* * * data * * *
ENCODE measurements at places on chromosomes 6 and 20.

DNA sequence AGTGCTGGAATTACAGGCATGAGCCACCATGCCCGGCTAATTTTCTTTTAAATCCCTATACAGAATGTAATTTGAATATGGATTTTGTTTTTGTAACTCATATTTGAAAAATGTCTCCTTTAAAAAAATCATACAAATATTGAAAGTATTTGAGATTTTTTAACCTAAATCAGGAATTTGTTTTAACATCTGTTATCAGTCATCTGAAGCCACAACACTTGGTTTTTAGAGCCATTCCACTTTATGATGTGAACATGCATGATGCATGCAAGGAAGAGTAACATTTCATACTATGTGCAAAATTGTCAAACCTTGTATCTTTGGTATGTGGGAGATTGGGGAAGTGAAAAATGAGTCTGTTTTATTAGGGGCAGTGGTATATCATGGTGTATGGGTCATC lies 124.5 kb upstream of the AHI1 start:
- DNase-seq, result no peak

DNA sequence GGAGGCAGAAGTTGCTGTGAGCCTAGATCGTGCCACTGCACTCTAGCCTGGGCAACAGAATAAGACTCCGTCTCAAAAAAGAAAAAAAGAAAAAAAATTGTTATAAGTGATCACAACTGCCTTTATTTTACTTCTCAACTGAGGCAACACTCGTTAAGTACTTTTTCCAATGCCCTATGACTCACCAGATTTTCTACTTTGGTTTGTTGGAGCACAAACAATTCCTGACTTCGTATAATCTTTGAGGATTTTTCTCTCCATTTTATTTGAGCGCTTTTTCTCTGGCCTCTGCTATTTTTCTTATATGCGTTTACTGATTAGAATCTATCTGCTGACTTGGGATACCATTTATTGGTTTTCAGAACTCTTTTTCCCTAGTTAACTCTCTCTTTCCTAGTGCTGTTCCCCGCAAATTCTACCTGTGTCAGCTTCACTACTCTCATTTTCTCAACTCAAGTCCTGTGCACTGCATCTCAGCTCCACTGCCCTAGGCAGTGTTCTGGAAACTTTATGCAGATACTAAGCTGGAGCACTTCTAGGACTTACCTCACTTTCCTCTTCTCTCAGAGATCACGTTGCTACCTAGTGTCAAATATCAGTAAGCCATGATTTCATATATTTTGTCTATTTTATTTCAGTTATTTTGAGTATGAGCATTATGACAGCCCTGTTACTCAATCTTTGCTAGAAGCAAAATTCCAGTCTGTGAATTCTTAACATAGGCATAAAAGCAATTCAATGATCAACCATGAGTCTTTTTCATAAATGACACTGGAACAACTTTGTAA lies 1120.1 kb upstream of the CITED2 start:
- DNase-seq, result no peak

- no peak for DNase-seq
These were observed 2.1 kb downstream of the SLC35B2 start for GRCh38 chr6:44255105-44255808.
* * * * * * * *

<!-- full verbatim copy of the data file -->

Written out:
ENCODE measurements at places on chromosomes 6 and 20.

DNA sequence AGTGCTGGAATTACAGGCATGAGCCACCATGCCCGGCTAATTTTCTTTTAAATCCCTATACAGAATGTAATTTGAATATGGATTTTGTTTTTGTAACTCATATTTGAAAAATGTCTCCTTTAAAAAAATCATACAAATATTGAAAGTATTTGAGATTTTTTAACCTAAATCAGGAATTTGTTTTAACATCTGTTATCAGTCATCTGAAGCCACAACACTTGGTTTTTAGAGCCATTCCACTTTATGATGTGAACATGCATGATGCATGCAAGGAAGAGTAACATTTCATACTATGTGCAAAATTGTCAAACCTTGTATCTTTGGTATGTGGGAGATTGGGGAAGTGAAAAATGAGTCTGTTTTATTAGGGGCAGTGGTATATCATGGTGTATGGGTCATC lies 124.5 kb upstream of the AHI1 start:
- DNase-seq, result no peak

DNA sequence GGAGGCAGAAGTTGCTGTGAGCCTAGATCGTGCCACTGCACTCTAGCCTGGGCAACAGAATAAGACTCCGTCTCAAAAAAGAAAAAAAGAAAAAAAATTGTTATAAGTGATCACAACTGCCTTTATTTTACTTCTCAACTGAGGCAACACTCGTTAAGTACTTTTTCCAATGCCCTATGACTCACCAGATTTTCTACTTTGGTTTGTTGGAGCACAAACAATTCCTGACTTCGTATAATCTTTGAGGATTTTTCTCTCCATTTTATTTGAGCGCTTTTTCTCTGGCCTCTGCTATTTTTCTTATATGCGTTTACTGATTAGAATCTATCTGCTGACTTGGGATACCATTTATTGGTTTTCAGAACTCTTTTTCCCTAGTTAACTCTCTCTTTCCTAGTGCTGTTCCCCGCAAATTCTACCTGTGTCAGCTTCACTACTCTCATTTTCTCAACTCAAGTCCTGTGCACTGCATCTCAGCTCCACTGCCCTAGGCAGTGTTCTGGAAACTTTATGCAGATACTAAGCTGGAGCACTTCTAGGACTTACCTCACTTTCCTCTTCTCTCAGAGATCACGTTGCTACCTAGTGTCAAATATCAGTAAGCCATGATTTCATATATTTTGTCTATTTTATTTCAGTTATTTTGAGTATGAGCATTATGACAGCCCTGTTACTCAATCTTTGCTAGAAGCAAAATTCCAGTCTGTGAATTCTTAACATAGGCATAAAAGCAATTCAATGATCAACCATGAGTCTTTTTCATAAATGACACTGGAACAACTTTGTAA lies 1120.1 kb upstream of the CITED2 start:
- DNase-seq, result no peak

- no peak for DNase-seq
These were observed 2.1 kb downstream of the SLC35B2 start for GRCh38 chr6:44255105-44255808.